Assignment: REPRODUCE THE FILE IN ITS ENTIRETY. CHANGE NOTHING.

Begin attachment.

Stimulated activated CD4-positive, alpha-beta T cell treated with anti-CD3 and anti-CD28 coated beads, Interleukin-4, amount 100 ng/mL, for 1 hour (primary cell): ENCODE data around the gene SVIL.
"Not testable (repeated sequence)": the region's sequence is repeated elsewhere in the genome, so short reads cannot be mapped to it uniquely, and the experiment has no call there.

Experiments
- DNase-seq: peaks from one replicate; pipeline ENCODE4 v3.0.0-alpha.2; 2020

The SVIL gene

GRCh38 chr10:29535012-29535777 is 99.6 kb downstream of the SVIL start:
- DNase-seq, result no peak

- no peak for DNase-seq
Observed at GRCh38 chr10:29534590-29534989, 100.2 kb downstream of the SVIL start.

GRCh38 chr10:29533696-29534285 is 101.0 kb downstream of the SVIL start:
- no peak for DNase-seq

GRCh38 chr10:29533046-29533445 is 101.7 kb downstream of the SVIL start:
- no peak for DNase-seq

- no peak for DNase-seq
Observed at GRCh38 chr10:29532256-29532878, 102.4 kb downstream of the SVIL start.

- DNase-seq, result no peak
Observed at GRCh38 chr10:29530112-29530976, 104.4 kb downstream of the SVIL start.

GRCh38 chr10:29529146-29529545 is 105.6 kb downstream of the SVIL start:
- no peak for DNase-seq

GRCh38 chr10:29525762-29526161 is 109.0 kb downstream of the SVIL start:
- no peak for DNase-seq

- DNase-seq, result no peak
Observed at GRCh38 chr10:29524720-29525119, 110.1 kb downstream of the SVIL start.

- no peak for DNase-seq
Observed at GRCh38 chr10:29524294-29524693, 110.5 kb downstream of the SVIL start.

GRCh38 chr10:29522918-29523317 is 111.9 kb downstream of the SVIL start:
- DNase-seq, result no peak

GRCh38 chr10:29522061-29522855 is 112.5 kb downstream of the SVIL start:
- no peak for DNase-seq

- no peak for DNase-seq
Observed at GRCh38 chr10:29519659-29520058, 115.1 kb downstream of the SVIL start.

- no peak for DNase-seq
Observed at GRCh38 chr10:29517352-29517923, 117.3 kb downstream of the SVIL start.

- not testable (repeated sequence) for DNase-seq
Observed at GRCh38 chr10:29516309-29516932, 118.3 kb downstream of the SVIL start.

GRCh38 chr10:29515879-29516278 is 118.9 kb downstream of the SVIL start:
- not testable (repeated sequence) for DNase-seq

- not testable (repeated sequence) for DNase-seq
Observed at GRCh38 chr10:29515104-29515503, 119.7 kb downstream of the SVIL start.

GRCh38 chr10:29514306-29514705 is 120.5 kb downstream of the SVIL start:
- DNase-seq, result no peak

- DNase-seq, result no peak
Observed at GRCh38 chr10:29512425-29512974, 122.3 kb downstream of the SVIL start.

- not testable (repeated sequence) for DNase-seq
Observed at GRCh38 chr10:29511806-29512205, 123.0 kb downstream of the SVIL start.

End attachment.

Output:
Stimulated activated CD4-positive, alpha-beta T cell treated with anti-CD3 and anti-CD28 coated beads, Interleukin-4, amount 100 ng/mL, for 1 hour (primary cell): ENCODE data around the gene SVIL.
"Not testable (repeated sequence)": the region's sequence is repeated elsewhere in the genome, so short reads cannot be mapped to it uniquely, and the experiment has no call there.

Experiments
- DNase-seq: peaks from one replicate; pipeline ENCODE4 v3.0.0-alpha.2; 2020

The SVIL gene

GRCh38 chr10:29535012-29535777 is 99.6 kb downstream of the SVIL start:
- DNase-seq, result no peak

- no peak for DNase-seq
Observed at GRCh38 chr10:29534590-29534989, 100.2 kb downstream of the SVIL start.

GRCh38 chr10:29533696-29534285 is 101.0 kb downstream of the SVIL start:
- no peak for DNase-seq

GRCh38 chr10:29533046-29533445 is 101.7 kb downstream of the SVIL start:
- no peak for DNase-seq

- no peak for DNase-seq
Observed at GRCh38 chr10:29532256-29532878, 102.4 kb downstream of the SVIL start.

- DNase-seq, result no peak
Observed at GRCh38 chr10:29530112-29530976, 104.4 kb downstream of the SVIL start.

GRCh38 chr10:29529146-29529545 is 105.6 kb downstream of the SVIL start:
- no peak for DNase-seq

GRCh38 chr10:29525762-29526161 is 109.0 kb downstream of the SVIL start:
- no peak for DNase-seq

- DNase-seq, result no peak
Observed at GRCh38 chr10:29524720-29525119, 110.1 kb downstream of the SVIL start.

- no peak for DNase-seq
Observed at GRCh38 chr10:29524294-29524693, 110.5 kb downstream of the SVIL start.

GRCh38 chr10:29522918-29523317 is 111.9 kb downstream of the SVIL start:
- DNase-seq, result no peak

GRCh38 chr10:29522061-29522855 is 112.5 kb downstream of the SVIL start:
- no peak for DNase-seq

- no peak for DNase-seq
Observed at GRCh38 chr10:29519659-29520058, 115.1 kb downstream of the SVIL start.

- no peak for DNase-seq
Observed at GRCh38 chr10:29517352-29517923, 117.3 kb downstream of the SVIL start.

- not testable (repeated sequence) for DNase-seq
Observed at GRCh38 chr10:29516309-29516932, 118.3 kb downstream of the SVIL start.

GRCh38 chr10:29515879-29516278 is 118.9 kb downstream of the SVIL start:
- not testable (repeated sequence) for DNase-seq

- not testable (repeated sequence) for DNase-seq
Observed at GRCh38 chr10:29515104-29515503, 119.7 kb downstream of the SVIL start.

GRCh38 chr10:29514306-29514705 is 120.5 kb downstream of the SVIL start:
- DNase-seq, result no peak

- DNase-seq, result no peak
Observed at GRCh38 chr10:29512425-29512974, 122.3 kb downstream of the SVIL start.

- not testable (repeated sequence) for DNase-seq
Observed at GRCh38 chr10:29511806-29512205, 123.0 kb downstream of the SVIL start.